With 173 out of 183 districts reporting Tuesday night, Vulakovich had 15,245 votes to Brown's 5,647, according to the state election results website.
Orie's 40th District seat was up for grabs Tuesday because the Republican resigned in May shortly before she was imprisoned for using her state-funded Senate staff to do political campaign work.
Vulakovich, 62, knows something about that, having won a special election to replace state Rep. Jeff Habay in 2006 and then winning that year's Republican primary and general election to retain the seat where he's served ever since. Habay is another Republican from Pittsburgh's North Hills suburbs who traded elective office for prison after illegal campaigning by his state-funded staff.
Brown, 59, most recently ran against state Rep. Mike Turzai and lost in in the 2010 general election. The Democrats asked Brown to run for Orie's seat after Ross Township commissioner Dan DeMarco declined. DeMarco lost the 2010 general election to Orie, 58 percent to 42 percent, even though she had been charged with campaign corruption months before.
"I'm looking forward to getting started and putting the 40th together again," Vulakovich said at his election party in Allison Park on Tuesday night, according to the Pittsburgh Post-Gazette.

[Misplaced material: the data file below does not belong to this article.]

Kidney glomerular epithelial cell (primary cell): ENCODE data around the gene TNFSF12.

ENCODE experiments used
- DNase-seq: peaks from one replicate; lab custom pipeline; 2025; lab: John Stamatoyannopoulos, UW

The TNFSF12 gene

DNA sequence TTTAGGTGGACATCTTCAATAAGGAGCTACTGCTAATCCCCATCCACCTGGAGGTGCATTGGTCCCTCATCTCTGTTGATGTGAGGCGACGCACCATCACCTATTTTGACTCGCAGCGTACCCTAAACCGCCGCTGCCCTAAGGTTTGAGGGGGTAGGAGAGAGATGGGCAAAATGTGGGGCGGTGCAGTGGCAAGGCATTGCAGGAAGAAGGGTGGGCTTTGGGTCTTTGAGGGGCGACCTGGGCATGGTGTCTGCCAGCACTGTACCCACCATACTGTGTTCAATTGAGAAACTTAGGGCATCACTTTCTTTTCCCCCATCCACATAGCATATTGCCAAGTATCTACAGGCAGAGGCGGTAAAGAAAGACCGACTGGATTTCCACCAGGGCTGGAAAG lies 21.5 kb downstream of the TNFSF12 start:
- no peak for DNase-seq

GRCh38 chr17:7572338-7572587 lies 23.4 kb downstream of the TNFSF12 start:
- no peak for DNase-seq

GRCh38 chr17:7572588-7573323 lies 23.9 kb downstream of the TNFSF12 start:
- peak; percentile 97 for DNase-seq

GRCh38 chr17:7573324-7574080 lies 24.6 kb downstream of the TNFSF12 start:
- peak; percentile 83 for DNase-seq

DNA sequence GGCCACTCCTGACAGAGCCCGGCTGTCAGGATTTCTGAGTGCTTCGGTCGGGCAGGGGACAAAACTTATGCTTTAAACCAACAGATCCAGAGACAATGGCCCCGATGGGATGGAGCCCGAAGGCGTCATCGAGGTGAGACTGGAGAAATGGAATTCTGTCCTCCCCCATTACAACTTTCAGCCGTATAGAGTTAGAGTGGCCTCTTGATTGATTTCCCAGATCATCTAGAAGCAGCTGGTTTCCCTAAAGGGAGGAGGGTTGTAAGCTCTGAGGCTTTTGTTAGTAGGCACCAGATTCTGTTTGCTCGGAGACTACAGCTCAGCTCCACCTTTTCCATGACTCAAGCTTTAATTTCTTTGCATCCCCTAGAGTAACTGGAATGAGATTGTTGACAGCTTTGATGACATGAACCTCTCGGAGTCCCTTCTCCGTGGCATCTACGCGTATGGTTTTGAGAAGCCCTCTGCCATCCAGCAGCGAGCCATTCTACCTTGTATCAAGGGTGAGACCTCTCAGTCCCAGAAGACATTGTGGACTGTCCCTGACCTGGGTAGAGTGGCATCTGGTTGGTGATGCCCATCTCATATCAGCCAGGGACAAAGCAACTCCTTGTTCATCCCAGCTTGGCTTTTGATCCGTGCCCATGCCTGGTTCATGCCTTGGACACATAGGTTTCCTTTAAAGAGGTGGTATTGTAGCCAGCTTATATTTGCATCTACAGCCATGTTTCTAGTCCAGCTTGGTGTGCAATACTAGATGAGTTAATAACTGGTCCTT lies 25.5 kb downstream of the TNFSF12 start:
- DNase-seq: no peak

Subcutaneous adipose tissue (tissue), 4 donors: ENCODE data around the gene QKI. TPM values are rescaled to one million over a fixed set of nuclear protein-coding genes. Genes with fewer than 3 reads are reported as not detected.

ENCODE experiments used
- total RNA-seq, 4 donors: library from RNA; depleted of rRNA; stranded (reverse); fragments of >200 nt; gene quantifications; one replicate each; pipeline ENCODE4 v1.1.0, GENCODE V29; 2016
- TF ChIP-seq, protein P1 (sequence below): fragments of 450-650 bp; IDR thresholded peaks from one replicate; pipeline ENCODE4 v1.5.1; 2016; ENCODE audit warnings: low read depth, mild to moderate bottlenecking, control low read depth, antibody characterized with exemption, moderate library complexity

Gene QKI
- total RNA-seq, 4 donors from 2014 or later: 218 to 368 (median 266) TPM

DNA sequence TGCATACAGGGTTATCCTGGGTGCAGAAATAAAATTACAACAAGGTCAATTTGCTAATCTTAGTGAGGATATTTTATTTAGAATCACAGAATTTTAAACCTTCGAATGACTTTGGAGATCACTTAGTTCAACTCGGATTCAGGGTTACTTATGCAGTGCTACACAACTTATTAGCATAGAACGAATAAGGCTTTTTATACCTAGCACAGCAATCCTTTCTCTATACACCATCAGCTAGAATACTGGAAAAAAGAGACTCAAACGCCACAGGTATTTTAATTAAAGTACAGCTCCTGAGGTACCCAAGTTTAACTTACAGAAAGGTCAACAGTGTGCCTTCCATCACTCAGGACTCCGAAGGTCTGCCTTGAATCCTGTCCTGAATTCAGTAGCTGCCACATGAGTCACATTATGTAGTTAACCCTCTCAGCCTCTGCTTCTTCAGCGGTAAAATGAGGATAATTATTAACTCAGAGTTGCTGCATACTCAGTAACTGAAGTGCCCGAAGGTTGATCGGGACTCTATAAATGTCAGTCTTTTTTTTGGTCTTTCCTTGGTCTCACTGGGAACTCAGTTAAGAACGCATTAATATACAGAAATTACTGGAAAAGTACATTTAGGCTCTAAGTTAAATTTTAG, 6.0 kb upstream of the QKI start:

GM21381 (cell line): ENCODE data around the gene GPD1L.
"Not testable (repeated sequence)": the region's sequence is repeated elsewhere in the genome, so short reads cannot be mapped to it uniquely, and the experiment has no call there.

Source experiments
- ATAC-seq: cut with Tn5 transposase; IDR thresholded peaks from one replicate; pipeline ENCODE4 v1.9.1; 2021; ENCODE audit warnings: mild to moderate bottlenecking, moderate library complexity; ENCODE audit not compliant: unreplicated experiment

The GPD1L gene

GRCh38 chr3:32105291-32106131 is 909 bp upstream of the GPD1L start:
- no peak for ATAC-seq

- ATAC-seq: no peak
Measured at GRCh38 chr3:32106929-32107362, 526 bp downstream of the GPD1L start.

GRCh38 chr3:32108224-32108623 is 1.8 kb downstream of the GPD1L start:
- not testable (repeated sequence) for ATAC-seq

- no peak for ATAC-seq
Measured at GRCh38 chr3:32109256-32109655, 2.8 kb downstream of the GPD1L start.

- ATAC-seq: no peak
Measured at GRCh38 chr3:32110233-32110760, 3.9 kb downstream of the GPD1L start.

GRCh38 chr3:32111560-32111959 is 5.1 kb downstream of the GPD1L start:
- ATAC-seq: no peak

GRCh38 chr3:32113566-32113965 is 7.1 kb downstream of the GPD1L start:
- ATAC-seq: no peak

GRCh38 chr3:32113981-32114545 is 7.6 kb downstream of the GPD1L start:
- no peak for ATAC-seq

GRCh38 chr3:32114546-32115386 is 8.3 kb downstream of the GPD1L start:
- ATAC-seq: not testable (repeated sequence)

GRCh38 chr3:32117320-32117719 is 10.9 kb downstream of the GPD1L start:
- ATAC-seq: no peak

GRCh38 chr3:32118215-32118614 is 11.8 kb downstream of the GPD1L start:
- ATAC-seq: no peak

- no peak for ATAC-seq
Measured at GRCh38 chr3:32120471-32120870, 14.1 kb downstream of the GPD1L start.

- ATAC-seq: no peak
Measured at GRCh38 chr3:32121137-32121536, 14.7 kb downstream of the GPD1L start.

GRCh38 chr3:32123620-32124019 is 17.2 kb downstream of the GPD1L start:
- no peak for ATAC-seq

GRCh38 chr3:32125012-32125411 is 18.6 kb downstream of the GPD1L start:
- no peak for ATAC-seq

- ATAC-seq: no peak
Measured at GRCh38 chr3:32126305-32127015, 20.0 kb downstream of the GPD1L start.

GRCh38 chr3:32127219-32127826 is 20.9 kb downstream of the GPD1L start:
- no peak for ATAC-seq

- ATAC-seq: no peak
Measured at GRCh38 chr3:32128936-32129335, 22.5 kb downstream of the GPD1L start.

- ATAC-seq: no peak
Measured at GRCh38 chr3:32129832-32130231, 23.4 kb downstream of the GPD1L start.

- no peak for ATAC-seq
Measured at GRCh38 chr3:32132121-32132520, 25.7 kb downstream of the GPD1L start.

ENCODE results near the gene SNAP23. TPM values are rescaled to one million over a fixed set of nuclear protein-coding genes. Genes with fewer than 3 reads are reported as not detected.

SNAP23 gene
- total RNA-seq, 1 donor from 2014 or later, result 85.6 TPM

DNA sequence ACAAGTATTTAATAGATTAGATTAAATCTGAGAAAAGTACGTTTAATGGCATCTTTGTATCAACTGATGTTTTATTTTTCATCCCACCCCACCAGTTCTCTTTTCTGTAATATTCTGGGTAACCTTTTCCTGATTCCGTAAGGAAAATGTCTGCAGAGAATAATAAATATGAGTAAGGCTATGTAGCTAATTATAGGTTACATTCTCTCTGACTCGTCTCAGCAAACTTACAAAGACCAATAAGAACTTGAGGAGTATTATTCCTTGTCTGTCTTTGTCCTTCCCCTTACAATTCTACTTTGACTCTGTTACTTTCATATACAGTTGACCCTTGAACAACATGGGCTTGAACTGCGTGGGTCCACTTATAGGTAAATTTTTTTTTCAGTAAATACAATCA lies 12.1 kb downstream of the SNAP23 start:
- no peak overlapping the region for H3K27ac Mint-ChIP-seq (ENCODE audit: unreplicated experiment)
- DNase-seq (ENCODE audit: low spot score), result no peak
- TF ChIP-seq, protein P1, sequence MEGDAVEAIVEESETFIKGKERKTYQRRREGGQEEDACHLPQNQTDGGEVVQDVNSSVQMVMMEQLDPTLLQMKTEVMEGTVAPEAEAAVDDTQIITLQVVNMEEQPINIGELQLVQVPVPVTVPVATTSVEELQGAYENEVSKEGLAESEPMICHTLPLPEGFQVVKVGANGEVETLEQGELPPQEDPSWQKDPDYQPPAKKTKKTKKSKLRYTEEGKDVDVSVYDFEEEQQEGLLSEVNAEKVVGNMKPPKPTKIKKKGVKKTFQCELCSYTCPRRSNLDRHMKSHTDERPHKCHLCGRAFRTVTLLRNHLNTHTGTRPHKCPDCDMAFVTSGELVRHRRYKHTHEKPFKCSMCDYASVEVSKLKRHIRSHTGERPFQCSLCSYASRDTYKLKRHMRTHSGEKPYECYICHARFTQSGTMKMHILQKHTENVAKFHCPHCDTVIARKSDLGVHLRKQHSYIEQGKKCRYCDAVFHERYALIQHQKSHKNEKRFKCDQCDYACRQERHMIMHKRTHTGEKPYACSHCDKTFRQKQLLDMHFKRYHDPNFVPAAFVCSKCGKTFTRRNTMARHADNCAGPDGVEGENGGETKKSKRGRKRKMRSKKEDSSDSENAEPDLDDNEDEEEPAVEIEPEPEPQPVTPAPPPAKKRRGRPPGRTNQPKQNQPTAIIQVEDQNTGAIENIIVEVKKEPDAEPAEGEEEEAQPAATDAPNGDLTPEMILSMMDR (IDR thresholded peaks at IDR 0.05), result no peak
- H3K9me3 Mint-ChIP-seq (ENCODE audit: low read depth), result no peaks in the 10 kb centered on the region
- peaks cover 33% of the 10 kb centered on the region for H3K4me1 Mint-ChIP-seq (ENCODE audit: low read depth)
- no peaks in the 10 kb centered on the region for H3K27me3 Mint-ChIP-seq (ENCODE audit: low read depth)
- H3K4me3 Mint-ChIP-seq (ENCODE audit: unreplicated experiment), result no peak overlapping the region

The current 40th District contains most of Pittsburgh's North Hills suburbs and the southern part of neighboring Butler County and tends to vote Republican.
Under a plan approved by the five-member Legislative Reapportionment Commission, the 40th District will move east, across the state, to the fast-growing Poconos region in Monroe County. That means Vulakovich, having won Orie's remaining term through 2014, would have to run for re-election in the newly-drawn 38th District, a seat now held by state Sen. Jim Ferlo, a Pittsburgh Democrat.
The reapportionment plan is subject to several legal challenges filed with the state Supreme Court, which could still accept or reject the new legislative boundaries.
Under the current plan, Ferlo's district would shift to absorb the North Hills suburbs where the strong Republican support could neutralize the advantage Ferlo now enjoys in a district that has a majority of registered Democrats.